Also, there is a difference between being fulfilled and being financially successful.  I can only control one of them.  I am going to start enjoying playing again.  Because I am incredibly lucky to have that opportunity.  To forget that, is not only selfish but is an insult to everyone who never gets the chance to step into their passions.

If I want to be a professional, I have to start acting like one.

Finally, no matter how “busy” life feels, I’m not going to work in a coal mine every day.

(Last night a friend pointed out that I use the coal mine reference a lot.  I told him it is because both of my grandfathers were coal miners.  It was backbreaking work and one of them came incredibly close to dying from a mining accident.  Two generations later, I live in LA and every single day I do something that I love.  It’s too easy to get caught up in your own pity party but when I think of those two men, that I love and respect, I am instantly reminded how incredibly lucky I am every day.)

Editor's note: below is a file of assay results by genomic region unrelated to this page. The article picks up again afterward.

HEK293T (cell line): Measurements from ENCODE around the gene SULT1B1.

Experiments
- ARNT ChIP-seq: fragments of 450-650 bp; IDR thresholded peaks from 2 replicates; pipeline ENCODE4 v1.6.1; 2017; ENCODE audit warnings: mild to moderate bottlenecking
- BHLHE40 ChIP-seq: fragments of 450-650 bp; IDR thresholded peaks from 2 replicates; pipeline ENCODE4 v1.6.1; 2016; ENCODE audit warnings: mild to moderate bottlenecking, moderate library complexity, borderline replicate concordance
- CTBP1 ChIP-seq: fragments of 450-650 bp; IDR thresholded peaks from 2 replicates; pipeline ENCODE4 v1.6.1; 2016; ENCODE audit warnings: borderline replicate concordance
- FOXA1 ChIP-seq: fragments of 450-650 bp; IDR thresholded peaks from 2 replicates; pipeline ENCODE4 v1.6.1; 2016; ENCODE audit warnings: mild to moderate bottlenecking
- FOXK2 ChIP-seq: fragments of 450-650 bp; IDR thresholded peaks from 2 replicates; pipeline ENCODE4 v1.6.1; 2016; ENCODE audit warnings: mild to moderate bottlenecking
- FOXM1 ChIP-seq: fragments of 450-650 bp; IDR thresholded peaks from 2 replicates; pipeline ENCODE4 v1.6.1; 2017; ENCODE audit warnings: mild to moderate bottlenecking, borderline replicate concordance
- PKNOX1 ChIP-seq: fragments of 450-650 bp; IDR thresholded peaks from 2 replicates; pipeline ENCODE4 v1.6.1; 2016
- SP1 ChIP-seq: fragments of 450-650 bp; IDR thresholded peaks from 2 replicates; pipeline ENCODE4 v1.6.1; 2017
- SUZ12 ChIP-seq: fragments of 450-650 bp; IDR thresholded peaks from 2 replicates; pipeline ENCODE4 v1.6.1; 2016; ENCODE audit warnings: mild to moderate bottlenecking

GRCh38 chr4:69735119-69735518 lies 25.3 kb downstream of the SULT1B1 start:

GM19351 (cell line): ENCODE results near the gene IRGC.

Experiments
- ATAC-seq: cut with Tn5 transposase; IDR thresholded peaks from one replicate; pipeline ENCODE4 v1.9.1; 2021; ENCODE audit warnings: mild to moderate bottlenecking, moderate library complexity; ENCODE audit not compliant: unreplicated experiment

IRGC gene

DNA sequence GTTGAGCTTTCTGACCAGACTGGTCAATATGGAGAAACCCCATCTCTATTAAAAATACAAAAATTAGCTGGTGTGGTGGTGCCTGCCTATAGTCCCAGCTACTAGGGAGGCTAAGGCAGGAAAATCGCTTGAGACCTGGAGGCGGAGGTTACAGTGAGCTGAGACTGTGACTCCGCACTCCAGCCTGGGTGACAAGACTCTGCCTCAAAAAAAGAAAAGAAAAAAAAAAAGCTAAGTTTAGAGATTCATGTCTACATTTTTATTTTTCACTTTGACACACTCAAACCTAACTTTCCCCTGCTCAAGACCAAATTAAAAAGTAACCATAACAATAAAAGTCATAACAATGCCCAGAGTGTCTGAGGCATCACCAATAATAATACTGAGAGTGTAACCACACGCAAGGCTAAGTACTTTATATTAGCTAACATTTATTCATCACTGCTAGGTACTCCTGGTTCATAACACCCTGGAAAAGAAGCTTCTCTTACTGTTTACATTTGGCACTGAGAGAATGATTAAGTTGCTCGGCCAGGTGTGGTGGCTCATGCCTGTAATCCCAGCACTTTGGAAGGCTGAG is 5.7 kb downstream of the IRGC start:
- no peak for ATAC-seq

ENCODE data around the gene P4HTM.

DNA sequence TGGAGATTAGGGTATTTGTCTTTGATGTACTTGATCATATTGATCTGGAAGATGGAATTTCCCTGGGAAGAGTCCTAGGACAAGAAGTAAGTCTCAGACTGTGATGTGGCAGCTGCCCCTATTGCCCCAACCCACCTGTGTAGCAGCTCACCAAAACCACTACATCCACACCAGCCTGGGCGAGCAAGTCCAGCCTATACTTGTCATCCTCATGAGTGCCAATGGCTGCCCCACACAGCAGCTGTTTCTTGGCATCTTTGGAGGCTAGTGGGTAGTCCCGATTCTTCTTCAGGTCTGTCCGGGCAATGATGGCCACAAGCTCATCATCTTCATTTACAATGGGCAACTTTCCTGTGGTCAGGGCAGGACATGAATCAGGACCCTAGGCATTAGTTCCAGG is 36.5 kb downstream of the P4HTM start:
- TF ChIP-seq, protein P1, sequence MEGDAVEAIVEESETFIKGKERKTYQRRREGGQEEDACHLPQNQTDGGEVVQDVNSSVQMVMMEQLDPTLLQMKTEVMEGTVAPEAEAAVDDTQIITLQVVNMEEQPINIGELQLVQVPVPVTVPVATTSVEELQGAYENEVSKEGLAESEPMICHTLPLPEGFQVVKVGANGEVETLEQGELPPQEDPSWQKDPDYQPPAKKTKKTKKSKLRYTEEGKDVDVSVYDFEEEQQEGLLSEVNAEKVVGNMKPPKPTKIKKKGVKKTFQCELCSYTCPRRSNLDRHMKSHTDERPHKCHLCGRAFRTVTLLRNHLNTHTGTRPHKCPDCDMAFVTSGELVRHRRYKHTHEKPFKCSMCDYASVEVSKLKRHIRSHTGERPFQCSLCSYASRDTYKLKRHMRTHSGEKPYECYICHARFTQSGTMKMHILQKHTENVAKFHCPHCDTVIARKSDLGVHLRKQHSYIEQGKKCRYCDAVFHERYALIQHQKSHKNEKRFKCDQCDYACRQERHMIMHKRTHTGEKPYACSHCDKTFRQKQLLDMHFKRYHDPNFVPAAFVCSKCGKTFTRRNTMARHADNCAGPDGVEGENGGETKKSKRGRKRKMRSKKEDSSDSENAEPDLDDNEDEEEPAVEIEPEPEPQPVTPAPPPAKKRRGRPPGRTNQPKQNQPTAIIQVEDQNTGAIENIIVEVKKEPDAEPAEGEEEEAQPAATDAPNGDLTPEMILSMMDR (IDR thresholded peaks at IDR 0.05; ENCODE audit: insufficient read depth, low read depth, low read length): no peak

How many people will never live their dreams?  I’m not asking how many will “succeed” at their dreams, but will actually LIVE them?  So you do a show in some tiny theatre for three people and you complain about it.  How many people will never stand on a stage?  Or pick up a paint brush?  Or touch pen to paper to create a world that they hold in their heads?  So you perform for a small house.  So you wrote a script that didn’t get picked up.  So you created something that didn’t go viral.  You lived your dream and that is more than most people.

Unlike you, they were never given the opportunity to quit, because they were never given the chance to start.

 

quit

The Power Of The Flower

I was meeting a friend in West Hollywood for Brunch.  It’s something we try to do at least a few times a month, to touch base rejuvenate our souls and to get our laugh quotas in for the week.  We talk about dating, love, the business, dreams, fears, who we are and who we want to be.  Topics discussed with others, but with a depth and honesty only shared between two truly close friends.